The police had “instructions” from the politicians not to act — no wielding the baton, no tear gas shells, forget about firing blanks.
The assailant in a red T-shirt runs towards a huddle of cops, turns and shoots in one motion and then manages to scamper away. No one gives chase. The fatally injured sub-inspector is picked up by his colleagues desperately seeking medical aid.
A crippled force in shock.
The police finally swing into action even as Trinamul leaders are busy blaming the Congress for the cop attack. So what if all preliminary evidence points to a Trinamul hand in the shooting? By late evening, 10 arrests are carried out, including prime accused Shiekh Subhan.
For once, the police defy their political bosses and step out to arrest those responsible for killing a colleague. Does the mood in the force prompt the Trinamul leadership to change tack? No way! “The ruling party bosses are very unhappy with the arrests because they are all Trinamul functionaries and so the Congress cannot be blamed. They will do all they can to get the accused a clean chit. The force has realised today that for the political leaders in the state, the life of a policeman lost needlessly on duty means nothing. It is a sad day for the police force, a sad day for the city,” lamented a senior cop.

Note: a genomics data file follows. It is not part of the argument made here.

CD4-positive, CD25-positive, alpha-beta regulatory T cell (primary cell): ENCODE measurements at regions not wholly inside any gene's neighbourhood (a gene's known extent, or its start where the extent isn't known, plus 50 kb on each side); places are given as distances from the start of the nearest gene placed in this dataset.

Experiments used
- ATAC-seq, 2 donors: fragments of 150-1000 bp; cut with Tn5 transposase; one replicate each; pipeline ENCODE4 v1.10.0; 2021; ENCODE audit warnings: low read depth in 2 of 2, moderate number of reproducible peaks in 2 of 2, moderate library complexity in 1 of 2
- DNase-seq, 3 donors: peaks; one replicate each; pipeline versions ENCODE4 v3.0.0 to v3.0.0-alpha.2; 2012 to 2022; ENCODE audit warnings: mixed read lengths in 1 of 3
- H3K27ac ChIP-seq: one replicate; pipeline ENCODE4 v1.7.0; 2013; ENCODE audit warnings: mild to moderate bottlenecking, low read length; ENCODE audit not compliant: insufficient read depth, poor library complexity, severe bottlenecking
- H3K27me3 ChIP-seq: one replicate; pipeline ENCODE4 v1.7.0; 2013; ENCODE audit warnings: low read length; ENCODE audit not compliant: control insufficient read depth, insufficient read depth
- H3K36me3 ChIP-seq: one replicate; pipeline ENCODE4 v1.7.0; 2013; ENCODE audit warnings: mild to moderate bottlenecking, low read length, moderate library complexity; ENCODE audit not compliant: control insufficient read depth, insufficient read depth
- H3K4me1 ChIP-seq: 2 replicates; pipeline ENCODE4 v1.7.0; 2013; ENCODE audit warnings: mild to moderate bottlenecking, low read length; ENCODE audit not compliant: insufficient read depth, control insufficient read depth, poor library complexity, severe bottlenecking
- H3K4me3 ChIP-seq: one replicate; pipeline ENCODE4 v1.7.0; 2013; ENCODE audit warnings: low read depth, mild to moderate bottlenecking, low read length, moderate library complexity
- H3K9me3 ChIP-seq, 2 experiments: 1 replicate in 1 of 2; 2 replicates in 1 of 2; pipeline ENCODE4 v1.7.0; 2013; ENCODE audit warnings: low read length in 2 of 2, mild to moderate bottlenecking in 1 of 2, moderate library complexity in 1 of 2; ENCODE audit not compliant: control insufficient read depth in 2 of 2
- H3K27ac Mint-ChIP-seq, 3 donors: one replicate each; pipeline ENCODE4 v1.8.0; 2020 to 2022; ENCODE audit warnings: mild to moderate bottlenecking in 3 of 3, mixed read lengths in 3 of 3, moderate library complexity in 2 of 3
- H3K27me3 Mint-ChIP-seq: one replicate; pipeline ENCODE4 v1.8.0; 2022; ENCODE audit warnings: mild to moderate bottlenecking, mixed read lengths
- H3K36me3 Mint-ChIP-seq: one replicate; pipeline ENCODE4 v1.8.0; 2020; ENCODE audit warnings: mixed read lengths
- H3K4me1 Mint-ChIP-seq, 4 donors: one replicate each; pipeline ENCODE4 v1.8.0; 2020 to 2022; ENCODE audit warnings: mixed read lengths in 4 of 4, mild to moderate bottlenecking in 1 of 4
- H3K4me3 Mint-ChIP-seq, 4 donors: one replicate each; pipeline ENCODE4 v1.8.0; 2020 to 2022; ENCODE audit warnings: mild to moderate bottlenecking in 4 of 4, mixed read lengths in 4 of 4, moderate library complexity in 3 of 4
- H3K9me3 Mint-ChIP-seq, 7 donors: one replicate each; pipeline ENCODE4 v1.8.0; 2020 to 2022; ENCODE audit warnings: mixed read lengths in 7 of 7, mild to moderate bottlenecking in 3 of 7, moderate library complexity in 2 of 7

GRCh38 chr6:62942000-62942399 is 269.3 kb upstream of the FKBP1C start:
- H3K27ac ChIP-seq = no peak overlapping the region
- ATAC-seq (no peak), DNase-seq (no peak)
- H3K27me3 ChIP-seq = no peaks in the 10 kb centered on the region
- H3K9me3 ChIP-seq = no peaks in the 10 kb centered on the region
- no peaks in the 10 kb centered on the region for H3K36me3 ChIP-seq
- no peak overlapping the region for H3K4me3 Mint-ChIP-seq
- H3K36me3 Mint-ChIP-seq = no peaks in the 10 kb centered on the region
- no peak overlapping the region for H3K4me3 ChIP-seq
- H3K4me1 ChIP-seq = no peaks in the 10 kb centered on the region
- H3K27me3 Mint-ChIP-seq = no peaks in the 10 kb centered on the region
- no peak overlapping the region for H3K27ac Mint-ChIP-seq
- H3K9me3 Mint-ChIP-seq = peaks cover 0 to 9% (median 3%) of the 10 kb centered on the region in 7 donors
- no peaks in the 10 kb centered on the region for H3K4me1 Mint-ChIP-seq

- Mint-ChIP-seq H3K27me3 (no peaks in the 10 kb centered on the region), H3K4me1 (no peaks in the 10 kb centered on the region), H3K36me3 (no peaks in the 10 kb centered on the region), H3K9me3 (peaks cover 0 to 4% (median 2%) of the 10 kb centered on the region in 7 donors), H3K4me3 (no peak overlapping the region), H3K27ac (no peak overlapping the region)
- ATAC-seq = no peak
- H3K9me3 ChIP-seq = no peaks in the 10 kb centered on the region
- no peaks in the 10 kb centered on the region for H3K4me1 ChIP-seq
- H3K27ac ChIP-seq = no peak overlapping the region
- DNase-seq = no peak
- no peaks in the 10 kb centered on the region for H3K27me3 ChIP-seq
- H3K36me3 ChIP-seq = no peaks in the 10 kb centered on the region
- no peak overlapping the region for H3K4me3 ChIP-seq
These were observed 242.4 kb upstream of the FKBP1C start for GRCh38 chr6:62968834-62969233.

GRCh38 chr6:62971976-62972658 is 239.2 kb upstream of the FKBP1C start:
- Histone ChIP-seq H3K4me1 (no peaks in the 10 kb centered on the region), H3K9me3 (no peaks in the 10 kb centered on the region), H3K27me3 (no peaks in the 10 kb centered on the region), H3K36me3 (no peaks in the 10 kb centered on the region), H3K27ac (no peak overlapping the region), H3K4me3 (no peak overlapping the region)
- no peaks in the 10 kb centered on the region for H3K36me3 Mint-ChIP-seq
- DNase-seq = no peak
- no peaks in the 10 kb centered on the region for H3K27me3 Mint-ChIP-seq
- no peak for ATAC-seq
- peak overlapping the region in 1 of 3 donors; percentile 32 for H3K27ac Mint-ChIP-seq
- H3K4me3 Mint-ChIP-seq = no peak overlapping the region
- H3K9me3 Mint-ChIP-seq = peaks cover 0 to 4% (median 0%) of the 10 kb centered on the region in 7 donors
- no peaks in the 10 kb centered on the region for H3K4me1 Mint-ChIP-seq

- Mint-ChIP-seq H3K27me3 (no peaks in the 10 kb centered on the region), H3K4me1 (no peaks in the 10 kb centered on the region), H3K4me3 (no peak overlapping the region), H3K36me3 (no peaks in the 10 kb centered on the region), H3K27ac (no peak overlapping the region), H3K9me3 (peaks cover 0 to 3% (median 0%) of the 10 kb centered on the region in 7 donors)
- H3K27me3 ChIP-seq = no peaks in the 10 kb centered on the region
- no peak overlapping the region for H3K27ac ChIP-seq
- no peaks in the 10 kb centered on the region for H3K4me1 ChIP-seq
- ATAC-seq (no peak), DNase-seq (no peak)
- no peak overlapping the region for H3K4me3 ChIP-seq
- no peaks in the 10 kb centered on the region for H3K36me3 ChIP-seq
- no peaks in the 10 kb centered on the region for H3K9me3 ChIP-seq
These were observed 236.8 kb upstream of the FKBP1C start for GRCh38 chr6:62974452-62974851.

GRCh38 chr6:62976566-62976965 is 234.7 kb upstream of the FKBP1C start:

A few telling frames on loop across news channels show armed goons charging at the lathi-wielding cops, who appear on the defensive until their colleague is shot. “Had our deployment been stronger, it would at least have been a deterrent to what happened,” an IPS officer said.
According to him, there was a strong case for “proper deployment” after Arijit Sil, the son of councillor Ranajit Sil, was injured in a blast in the area shortly after midnight on Monday.
Detective chief Pallab Kanti Ghosh’s comments suggested that Lalbazar knew there was a strong possibility of violence.
“There is no reason to believe that those who had gathered outside the college were civilians. They were all anti-socials,” Ghosh said on Tuesday evening.
So why was the police deployment not strong enough to quell them?
Nobody in the police headquarters would say it on record but almost everyone holds the political environment responsible for the force’s “feeble appearance”.
“The chief minister doesn’t want the police to fire even in self defence. Harimohan Ghose College has a strong Trinamul connection; there were instructions not to use force. What could we have done?” pleaded a senior officer
This isn’t the first time that the police have allegedly been asked to treat violence in colleges, especially those that have a strong Trinamul Congress presence, with velvet gloves.
“Elections in some city colleges, including Vidyasagar College on Bidhan Sarani, were held under police supervision only in name. We were asked not to touch anybody, especially from the Trinamul’s student wing, irrespective of the provocation. It was the same at Jaipuria College, where the Trinamul-affiliated candidates won uncontested,” an officer recounted.
According to him, the police bandobast outside Harimohan Ghose College should have been 35-40 personnel with an officer of the rank of assistant commissioner leading the contingent and a deputy commissioner being in charge overall.
A colleague summed up the police’s predicament. “We are not handicapped. We are confused.”